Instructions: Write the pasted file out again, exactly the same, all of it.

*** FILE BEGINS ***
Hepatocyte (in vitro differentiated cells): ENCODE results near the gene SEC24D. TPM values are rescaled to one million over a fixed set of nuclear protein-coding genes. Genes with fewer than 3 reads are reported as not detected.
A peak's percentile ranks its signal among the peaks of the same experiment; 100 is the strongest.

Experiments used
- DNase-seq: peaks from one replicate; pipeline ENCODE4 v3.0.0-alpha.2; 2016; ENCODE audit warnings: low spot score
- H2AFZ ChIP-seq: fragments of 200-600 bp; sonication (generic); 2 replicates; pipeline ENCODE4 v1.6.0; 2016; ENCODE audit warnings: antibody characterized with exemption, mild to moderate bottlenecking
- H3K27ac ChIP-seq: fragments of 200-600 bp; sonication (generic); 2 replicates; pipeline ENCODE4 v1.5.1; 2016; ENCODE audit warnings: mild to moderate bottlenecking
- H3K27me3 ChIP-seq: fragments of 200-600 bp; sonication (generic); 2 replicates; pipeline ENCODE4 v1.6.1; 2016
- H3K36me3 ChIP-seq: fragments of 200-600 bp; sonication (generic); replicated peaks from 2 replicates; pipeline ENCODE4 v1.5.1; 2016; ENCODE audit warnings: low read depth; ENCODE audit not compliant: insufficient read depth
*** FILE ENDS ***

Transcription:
Hepatocyte (in vitro differentiated cells): ENCODE results near the gene SEC24D. TPM values are rescaled to one million over a fixed set of nuclear protein-coding genes. Genes with fewer than 3 reads are reported as not detected.
A peak's percentile ranks its signal among the peaks of the same experiment; 100 is the strongest.

Experiments used
- DNase-seq: peaks from one replicate; pipeline ENCODE4 v3.0.0-alpha.2; 2016; ENCODE audit warnings: low spot score
- H2AFZ ChIP-seq: fragments of 200-600 bp; sonication (generic); 2 replicates; pipeline ENCODE4 v1.6.0; 2016; ENCODE audit warnings: antibody characterized with exemption, mild to moderate bottlenecking
- H3K27ac ChIP-seq: fragments of 200-600 bp; sonication (generic); 2 replicates; pipeline ENCODE4 v1.5.1; 2016; ENCODE audit warnings: mild to moderate bottlenecking
- H3K27me3 ChIP-seq: fragments of 200-600 bp; sonication (generic); 2 replicates; pipeline ENCODE4 v1.6.1; 2016
- H3K36me3 ChIP-seq: fragments of 200-600 bp; sonication (generic); replicated peaks from 2 replicates; pipeline ENCODE4 v1.5.1; 2016; ENCODE audit warnings: low read depth; ENCODE audit not compliant: insufficient read depth